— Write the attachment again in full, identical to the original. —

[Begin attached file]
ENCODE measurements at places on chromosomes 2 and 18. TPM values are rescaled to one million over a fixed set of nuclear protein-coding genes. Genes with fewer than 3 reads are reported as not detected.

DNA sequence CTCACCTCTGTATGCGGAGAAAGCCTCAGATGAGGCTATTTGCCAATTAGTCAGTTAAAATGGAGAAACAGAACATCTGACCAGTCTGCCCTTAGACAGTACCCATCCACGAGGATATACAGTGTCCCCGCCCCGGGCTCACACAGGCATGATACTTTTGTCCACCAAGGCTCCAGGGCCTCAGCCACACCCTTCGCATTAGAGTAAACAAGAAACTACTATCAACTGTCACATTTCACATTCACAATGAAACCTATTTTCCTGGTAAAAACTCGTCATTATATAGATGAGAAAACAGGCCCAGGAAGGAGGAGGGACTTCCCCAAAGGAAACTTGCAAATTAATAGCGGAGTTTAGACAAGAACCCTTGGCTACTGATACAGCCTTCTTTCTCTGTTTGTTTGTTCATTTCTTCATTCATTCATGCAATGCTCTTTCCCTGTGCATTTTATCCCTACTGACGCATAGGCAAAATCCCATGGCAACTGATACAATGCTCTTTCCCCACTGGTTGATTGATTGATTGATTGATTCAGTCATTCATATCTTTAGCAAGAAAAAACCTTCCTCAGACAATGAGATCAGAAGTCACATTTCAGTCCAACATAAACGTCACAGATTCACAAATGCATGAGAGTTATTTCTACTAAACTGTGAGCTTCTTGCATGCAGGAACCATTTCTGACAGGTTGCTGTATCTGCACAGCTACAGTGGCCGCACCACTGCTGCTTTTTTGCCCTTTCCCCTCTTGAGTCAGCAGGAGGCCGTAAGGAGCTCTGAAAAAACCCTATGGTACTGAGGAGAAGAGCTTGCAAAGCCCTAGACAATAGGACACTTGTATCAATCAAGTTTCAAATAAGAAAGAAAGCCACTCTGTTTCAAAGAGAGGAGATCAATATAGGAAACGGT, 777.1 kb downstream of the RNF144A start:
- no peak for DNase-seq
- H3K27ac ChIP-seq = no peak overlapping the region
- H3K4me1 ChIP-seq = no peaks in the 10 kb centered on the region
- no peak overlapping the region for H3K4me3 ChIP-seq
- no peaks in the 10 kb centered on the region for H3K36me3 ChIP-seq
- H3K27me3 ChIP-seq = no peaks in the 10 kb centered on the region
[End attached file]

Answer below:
ENCODE measurements at places on chromosomes 2 and 18. TPM values are rescaled to one million over a fixed set of nuclear protein-coding genes. Genes with fewer than 3 reads are reported as not detected.

DNA sequence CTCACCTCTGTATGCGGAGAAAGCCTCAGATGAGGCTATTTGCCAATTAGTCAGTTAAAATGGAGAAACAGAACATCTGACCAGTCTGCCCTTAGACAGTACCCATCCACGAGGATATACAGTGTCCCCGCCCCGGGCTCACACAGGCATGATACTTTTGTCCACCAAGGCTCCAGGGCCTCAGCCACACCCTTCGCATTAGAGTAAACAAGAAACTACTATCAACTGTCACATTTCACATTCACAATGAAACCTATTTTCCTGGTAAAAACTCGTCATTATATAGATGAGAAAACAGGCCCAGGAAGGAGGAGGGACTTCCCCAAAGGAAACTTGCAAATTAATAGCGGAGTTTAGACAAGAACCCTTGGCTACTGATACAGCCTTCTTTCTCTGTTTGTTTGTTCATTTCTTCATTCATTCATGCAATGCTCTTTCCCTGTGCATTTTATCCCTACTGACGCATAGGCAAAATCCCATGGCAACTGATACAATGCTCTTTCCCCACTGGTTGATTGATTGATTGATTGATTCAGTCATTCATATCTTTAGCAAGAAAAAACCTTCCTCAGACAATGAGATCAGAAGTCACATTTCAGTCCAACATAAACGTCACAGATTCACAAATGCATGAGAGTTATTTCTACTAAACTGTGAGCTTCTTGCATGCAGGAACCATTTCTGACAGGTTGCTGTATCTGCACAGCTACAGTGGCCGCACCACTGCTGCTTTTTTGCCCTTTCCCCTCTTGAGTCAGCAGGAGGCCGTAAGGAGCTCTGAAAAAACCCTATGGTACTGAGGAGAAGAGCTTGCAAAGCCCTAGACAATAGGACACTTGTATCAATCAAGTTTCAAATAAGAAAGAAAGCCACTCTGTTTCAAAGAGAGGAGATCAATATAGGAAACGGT, 777.1 kb downstream of the RNF144A start:
- no peak for DNase-seq
- H3K27ac ChIP-seq = no peak overlapping the region
- H3K4me1 ChIP-seq = no peaks in the 10 kb centered on the region
- no peak overlapping the region for H3K4me3 ChIP-seq
- no peaks in the 10 kb centered on the region for H3K36me3 ChIP-seq
- H3K27me3 ChIP-seq = no peaks in the 10 kb centered on the region